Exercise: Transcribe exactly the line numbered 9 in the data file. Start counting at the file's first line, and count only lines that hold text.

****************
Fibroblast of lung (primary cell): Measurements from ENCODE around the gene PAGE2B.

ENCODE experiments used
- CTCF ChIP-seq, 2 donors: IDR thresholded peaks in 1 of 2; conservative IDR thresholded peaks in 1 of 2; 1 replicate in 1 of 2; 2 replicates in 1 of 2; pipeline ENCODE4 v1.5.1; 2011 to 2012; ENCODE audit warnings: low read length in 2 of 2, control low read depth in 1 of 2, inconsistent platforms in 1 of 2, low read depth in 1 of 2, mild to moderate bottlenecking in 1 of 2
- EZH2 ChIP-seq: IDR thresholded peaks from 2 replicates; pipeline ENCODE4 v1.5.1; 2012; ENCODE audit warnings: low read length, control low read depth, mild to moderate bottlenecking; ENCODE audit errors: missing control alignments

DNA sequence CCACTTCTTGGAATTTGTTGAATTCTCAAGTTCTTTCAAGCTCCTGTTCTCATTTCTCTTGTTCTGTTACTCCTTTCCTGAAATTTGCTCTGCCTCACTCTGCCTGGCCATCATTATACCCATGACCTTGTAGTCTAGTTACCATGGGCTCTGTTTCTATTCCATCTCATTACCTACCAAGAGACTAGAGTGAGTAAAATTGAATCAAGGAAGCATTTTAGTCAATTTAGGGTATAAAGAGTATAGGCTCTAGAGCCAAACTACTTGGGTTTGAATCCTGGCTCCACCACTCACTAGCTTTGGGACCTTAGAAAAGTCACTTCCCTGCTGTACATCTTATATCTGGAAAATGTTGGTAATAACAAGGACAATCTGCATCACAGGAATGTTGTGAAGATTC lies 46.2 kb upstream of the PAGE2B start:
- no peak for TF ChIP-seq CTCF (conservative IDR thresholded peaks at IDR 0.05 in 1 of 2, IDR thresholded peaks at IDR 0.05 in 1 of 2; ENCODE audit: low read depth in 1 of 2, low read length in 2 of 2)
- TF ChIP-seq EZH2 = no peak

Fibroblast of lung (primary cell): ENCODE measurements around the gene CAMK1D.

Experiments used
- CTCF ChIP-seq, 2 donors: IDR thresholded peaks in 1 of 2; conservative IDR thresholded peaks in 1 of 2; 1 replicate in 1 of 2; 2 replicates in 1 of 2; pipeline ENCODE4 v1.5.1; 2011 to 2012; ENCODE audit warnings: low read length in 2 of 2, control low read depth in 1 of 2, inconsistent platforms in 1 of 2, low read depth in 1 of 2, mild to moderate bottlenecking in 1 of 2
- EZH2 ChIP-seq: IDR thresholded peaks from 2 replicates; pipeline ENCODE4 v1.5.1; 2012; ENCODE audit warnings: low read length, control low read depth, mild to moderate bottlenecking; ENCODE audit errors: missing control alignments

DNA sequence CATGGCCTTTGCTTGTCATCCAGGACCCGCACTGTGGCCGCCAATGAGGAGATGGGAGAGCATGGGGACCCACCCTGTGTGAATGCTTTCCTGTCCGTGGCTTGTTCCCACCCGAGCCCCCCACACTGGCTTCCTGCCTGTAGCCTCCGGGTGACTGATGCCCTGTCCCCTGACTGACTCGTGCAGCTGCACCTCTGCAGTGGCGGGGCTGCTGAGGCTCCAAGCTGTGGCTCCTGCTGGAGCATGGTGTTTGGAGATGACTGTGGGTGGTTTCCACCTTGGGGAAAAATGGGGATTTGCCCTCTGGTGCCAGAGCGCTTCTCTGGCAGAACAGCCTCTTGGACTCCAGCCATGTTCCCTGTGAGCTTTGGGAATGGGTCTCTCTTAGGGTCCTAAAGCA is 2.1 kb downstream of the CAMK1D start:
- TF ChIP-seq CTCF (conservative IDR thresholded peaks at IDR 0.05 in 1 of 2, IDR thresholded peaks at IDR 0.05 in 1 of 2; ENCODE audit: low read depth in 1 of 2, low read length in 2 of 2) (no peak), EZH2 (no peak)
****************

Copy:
Experiments used